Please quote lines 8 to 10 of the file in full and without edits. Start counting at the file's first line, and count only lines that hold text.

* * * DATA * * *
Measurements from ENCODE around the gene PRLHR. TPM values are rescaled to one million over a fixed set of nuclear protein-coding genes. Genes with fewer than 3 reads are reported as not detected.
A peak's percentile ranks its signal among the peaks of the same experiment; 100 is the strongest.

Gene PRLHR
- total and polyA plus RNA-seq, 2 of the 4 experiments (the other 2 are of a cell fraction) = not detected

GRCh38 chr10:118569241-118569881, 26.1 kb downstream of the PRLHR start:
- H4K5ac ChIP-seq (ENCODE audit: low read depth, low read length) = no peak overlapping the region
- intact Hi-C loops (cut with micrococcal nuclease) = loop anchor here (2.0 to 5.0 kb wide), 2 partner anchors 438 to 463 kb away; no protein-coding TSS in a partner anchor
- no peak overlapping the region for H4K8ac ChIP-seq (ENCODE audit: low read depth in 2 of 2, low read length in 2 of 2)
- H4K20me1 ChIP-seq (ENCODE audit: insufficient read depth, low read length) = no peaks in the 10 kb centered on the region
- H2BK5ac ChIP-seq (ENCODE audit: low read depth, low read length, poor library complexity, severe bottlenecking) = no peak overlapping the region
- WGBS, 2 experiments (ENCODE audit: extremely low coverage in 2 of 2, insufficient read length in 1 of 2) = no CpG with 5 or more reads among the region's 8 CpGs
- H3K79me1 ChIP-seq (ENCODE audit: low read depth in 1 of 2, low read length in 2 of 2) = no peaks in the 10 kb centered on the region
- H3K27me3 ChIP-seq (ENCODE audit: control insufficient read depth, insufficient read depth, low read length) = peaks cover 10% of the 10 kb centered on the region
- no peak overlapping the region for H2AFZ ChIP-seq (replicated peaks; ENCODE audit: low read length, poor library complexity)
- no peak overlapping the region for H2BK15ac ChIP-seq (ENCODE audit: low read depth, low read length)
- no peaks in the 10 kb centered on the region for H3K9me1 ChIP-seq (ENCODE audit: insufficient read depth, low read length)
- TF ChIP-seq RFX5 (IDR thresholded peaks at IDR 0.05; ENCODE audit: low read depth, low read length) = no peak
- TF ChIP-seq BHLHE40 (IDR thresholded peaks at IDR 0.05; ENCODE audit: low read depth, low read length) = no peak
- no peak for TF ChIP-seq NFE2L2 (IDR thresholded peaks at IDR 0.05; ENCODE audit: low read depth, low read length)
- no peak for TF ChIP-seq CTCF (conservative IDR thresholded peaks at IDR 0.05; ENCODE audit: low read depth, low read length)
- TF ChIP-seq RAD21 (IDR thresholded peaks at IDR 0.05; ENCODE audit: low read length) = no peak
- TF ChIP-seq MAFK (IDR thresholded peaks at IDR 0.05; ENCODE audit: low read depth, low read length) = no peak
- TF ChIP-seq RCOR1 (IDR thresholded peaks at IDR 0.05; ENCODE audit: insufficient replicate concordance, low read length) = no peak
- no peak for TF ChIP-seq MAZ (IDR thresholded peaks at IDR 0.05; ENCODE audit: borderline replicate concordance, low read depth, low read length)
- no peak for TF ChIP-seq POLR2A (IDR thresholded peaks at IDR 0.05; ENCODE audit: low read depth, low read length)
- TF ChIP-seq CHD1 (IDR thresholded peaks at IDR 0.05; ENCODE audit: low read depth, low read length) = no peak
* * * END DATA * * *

- no peak overlapping the region for H4K8ac ChIP-seq (ENCODE audit: low read depth in 2 of 2, low read length in 2 of 2)
- H4K20me1 ChIP-seq (ENCODE audit: insufficient read depth, low read length) = no peaks in the 10 kb centered on the region
- H2BK5ac ChIP-seq (ENCODE audit: low read depth, low read length, poor library complexity, severe bottlenecking) = no peak overlapping the region